Protecting your confidential information from ex-employees.
Often it takes the departure of an influential employee to prompt an employer to review what safeguards are in place to protect their confidential information from misuse. As companies and employees embrace the use of social media as a business tool, employers need to be more vigilant and proactive in protecting their business edge.
Duty of Confidentiality.
An employee owes a general legal duty of confidentiality to the employer even if they do not have a written employment contract or the contract is silent on the topic. However, it is far better to have a contractual provision to rely on. The general duty only provides protection where the information is truly confidential and is not trivial. If the information becomes part of the employee’s “know how” and skill it will not be protected by the general duty of confidentiality.
While confidential information is typically broadly defined in an employment contract, it is also best to specifically include the types of “make or break” information that is applicable to your business. Unless the information is accessible in the public arena, a court is likely to uphold a contractual obligation to maintain confidentiality.
If an employer needs to rely on the general duty of confidentiality, then the issue of what is publicly accessible or trivial is not always easily answered. For example, in the UK a recruitment firm retained ownership and confidentiality in a former employee’s LinkedIn contacts gained during the period of his employment on the basis that LinkedIn was a common forum used by companies in the recruitment industry (and particularly by the employer) to gain contacts and referrals of work.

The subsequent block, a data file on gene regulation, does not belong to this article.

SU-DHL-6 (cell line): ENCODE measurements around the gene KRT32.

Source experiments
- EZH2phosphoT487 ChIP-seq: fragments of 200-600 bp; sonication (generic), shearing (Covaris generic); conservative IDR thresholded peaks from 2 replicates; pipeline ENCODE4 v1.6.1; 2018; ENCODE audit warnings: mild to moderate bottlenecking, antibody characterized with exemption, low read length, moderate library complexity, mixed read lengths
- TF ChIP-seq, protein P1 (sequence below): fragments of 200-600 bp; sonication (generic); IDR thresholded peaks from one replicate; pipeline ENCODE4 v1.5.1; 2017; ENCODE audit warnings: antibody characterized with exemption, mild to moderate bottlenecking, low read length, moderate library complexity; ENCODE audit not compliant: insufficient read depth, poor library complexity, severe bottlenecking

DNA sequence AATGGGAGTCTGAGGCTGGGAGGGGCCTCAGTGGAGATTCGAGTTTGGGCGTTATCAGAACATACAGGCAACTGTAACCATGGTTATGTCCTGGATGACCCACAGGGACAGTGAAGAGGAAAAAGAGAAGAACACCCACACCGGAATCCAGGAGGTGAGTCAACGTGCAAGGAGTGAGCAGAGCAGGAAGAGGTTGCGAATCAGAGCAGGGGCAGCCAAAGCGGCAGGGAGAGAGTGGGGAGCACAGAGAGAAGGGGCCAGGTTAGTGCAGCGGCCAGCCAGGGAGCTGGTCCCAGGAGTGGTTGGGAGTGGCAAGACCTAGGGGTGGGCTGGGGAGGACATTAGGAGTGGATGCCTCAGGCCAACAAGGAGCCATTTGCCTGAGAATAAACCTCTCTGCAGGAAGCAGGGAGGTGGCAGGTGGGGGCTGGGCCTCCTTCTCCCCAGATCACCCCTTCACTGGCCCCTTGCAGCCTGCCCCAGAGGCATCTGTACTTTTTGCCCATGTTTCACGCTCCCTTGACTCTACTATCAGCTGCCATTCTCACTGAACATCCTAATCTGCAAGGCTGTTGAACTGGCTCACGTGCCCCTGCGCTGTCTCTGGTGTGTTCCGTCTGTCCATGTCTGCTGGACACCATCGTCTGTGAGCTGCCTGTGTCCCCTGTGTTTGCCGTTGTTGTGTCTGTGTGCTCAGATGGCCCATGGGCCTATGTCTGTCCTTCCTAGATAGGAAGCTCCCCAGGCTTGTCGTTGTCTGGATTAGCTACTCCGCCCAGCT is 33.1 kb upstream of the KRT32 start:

These circumstances are not unique to the recruitment industry as a number of industries draw heavily on connections made in social media forums for business growth. Ownership of social media contacts, such as LinkedIn contacts, is yet to be considered by the Australian courts, and there is uncertainty as to whether this information is confidential.
What you should do to protect your business.
Employers should limit their exposure to potential court proceedings and arguments over whether or not information is truly confidential by taking the following steps:
- Undertake an information audit of the business and determine what really is critical and confidential, and requires protection. Then, limit the number of personnel that have access to that information or take other practical steps available to protect it. This will go a long way towards ensuring the material retains its confidential nature.
- Ensure your employment contracts contain a clause dealing with confidential information and provide a broad definition of “confidential information” for maximum protection. If you need to protect particular information, then this should be set out clearly within the definition of “confidential information”.
- If there is no confidentiality clause in your employment agreements, then ask employees to sign a confidentiality agreement. It is often necessary to do this when pay increases are being negotiated, so that there is a valuable consideration for the new contractual restraint.
- Create a confidential information policy and a policy dealing with employee use of social media. If you wish to protect contacts, such as LinkedIn contacts, gained by an employee during the employment relationship, then the policy should clearly state that employees are only permitted to use contacts which they have established in the course of their employment for the purposes of their and, upon termination of the employment relationship, the contacts must be deleted from the LinkedIn account. Better still, if social networks are considered an essential part of an employee’s role, consider paying for premium memberships of these services, so that ownership of the account is less likely to be questioned by a court.
For more information contact Allana Agnew – Associate, Litigation & Insolvency at ClarkeKann Lawyers
T: +61 2 8235 1222
F: +61 2 8235 1299